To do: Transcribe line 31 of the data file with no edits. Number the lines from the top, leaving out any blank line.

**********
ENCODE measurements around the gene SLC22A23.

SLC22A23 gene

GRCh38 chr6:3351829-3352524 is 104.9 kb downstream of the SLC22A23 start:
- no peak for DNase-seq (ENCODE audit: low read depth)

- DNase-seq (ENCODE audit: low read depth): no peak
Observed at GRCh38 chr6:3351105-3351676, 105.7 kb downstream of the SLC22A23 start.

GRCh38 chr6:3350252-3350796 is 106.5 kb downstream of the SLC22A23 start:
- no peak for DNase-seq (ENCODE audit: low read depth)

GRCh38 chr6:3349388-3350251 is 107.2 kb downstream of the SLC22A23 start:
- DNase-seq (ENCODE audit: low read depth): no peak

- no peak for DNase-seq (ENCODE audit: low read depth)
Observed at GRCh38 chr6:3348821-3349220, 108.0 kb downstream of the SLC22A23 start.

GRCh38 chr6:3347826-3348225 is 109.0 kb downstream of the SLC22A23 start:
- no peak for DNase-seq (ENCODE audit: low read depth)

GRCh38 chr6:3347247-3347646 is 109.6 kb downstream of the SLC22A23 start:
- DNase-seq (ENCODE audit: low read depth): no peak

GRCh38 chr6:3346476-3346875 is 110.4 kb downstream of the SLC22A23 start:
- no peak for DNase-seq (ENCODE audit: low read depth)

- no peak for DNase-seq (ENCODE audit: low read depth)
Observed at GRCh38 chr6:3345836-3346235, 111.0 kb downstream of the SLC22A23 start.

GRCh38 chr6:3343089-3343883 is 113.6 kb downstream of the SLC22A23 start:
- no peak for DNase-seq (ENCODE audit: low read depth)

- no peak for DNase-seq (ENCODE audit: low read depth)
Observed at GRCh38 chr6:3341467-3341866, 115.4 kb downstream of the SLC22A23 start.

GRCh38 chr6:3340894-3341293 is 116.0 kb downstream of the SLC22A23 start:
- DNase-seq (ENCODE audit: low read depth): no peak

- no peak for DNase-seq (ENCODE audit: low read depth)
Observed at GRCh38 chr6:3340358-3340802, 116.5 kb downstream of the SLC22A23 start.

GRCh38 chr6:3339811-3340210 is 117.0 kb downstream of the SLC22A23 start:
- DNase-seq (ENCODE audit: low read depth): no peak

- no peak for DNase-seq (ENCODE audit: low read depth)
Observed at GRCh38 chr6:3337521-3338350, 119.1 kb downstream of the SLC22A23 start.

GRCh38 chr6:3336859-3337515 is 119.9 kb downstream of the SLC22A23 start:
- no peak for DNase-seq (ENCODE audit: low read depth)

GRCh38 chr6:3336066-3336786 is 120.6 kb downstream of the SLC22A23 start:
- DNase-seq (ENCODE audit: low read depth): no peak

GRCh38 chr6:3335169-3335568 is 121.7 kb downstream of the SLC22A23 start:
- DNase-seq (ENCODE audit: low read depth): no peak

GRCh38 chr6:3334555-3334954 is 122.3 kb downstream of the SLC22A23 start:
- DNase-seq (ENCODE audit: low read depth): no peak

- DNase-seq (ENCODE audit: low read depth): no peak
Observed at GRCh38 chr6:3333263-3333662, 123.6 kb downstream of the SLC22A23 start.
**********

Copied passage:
- no peak for DNase-seq (ENCODE audit: low read depth)